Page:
is a peer-reviewed academic publication based in London and New Delhi and jointly managed by the University of London and the International Environmental Law Research Centre.
Since 2005, LEAD Journal (also known as the Law, Environment and Development Journal) publishes articles, case notes and documents of interest to professionals, practitioners, researchers, students and policy-makers in the field of international and regional environmental law and domestic environmental laws of developing countries. LEAD Journal emphasises a comparative approach to the study of environmental law and is the only journal in the field to carry a North-South focus. It is unique in providing perspectives from both developed and developing countries. Bearing in mind the principles of “sustainable development”, LEAD Journal also solicits writings which incorporate related concerns, such as human rights and trade, in the study of environmental management, thus adopting a contextual approach to the examination of environmental issues. LEAD Journal encourages scholarship which combine theoretical and practical approaches to the study of environmental law and practice.
50 YEARS OF WATER LAW IN INDIA
Looking Back & The Future
India has a long history of explicit water laws rooted in its colonial past. However, in the 1970s, India became one of the first countries of the global South to establish extensive water legislation that focused on environmental aspects and formulated rules for abatement of water pollution, contesting water uses and integrated science-based governance of water resources. These water laws led to the establishment of regulatory and intermediary institutions, the setting up of formal rules, the evolution of governance norms and the rise of an extensive water bureaucracy. During the initial years, the water laws and policies were largely state-driven and state-centric, based on command-and-control principles. Eventually, after the 1990s, the focus shifted to more hybrid and market-based arrangements and ideals. The water laws and policies have significantly shaped India’s waterscape, economy and society. After 50 years, it is pertinent to examine the water laws and policies’ capacity to achieve the stated goals and reflect on the missed opportunities and neglected spheres, especially from the environmental and developmental perspectives. These reflections are crucial in a context where India wishes to achieve the SDGs by 2030 at a time when developmental policies are becoming more polarised, emphatic and human-centric. India is among the top five economies in terms of total GDP and number one in terms of population; however, it still accounts for a vast marginalised and vulnerable population. The growing economy, industry, and society need access to adequate and ‘safe’ water resources in an era greatly altered by climate change, mega-disasters and uncertainties.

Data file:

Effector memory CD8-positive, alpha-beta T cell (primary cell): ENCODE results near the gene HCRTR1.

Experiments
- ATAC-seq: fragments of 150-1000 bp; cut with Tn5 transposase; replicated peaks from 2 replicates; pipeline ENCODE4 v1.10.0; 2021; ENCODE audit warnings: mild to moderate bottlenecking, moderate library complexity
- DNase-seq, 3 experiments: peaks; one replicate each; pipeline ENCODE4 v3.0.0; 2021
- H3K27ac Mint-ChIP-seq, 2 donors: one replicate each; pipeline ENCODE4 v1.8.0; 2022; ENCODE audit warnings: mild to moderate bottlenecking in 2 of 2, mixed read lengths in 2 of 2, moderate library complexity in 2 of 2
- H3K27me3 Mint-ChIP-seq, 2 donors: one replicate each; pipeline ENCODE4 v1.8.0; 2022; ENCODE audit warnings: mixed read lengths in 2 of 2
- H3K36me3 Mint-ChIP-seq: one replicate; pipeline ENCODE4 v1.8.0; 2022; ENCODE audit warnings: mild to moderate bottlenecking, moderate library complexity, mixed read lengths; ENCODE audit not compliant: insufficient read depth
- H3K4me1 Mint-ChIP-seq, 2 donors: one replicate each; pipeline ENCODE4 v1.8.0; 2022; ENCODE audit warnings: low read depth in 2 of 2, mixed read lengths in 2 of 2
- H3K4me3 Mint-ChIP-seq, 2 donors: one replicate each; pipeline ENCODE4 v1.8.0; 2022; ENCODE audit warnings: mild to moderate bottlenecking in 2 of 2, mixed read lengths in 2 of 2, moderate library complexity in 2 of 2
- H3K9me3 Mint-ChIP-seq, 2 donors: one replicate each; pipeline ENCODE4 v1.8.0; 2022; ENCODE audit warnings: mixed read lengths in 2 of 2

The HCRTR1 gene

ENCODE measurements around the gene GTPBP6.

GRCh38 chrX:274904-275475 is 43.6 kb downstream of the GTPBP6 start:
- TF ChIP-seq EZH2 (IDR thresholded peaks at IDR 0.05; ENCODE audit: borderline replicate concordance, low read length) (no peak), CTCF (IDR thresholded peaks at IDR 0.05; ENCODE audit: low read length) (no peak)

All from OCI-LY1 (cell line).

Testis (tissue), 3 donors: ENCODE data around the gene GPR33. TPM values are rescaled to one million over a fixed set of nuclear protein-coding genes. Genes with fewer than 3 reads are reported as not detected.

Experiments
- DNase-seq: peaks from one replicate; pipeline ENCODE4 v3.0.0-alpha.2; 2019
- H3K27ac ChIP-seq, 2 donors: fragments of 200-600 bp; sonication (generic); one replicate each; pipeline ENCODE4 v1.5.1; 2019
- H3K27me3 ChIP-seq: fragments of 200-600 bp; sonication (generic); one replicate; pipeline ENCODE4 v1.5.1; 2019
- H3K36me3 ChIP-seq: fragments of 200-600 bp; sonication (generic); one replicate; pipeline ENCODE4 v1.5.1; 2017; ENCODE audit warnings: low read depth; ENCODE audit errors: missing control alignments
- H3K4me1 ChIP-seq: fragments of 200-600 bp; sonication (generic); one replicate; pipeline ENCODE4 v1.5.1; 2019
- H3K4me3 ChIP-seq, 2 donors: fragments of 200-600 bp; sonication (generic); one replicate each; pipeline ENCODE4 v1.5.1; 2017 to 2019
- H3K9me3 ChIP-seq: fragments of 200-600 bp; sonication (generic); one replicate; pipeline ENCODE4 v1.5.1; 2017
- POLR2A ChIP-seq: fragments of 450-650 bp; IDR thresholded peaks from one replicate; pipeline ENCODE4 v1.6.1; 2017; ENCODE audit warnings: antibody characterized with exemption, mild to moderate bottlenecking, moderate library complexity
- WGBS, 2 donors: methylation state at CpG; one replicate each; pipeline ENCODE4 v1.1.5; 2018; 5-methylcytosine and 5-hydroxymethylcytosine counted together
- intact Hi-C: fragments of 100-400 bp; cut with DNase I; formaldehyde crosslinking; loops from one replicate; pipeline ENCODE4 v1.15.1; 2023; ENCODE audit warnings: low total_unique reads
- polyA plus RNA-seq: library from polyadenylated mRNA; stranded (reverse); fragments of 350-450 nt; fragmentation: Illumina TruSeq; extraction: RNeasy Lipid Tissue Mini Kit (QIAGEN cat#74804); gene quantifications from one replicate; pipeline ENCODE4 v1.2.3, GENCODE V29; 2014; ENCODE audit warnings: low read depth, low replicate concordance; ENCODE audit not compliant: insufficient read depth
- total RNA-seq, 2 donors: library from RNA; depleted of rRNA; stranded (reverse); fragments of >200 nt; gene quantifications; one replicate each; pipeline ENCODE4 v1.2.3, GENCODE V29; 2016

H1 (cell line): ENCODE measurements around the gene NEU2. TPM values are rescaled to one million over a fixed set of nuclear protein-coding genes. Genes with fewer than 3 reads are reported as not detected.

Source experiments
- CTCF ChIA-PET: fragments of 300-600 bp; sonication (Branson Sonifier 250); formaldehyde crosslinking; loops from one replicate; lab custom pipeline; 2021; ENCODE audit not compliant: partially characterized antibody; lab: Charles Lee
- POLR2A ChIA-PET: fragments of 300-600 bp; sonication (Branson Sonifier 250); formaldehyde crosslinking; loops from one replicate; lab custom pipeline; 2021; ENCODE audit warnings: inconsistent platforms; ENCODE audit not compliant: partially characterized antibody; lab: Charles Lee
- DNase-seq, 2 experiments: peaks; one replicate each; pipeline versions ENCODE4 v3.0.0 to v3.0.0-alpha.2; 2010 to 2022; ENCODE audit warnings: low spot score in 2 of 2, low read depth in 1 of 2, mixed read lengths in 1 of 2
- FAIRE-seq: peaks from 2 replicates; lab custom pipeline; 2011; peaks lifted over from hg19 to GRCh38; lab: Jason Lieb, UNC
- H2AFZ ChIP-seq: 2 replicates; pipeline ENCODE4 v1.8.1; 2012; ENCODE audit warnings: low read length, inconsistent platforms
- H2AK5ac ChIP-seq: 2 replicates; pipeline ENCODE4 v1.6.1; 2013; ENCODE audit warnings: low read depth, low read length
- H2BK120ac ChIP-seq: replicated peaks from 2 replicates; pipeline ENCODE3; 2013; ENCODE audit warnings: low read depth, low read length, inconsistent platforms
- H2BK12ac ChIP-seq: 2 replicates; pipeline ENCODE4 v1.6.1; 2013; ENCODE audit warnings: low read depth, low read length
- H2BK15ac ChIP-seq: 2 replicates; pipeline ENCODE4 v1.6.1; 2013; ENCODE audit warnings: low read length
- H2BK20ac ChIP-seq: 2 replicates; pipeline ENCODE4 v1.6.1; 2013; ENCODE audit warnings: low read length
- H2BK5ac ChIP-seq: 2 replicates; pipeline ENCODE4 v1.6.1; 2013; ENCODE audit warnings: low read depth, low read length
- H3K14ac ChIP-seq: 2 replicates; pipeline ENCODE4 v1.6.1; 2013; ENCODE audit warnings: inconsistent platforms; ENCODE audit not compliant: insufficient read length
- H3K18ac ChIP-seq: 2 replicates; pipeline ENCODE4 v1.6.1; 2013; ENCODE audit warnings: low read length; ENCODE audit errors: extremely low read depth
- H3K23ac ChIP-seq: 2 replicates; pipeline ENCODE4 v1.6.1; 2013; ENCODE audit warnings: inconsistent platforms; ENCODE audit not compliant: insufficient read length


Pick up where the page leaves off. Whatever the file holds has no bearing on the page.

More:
This special issue will be a multi-disciplinary attempt to collectively reflect on the social life of water laws formulated during the last five decades in India and their impact on society, economy and environment.
by Seyedahmad Hosseini & Prerna Yadav
by Dr Paul Samuel Tamuno & Dr Uzuazo Etemire
by Al Khanif & Fenny Tria Yunita
The Utility of Epidemiology Evidence in Resolving Compensation Quandary in Kenya: Case Study of Thange Oil Spill, Makueni County, Kenya
by Hannah Wamuyu, Collins Odote & Stephen Obiero
The Role of Environmental Law and Governance in Transformational Change to Address the Triple Planetary Crisis
by Patricia Kameri-Mbote, Balakrishna Pisupati, Aphrodite Smagadi, Allan Meso, Hyun Sung, Alvin Gachie
by Shripad Dharmadhikary
LEAD Journal will consider for publication manuscript submissions of original work. LEAD Journal specifically seeks to foster scholarship in following areas:
- Comparative approaches to the study of international environmental law, with a special emphasis on North-South issues;
- Regional environmental law regimes among developing countries;
- Implementation of international environmental law at regional and national levels;
- Influence of international environmental law on national and regional environmental law regimes, and cross-fertilisation;
- Cross-sectoral analysis in the study of environmental law, especially study of the relationship between trade and the environment, property rights and the environment, intellectual property and the environment, human rights and the environment;
- International & regional environment governance;
LEAD Journal is indexed in the Directory of Open Access Journals, EBSCO, Heinonline, Manupatra, Genamics JournalSeek, International Bibliography of the Social Sciences (IBSS), Open J-Gate and Scopus.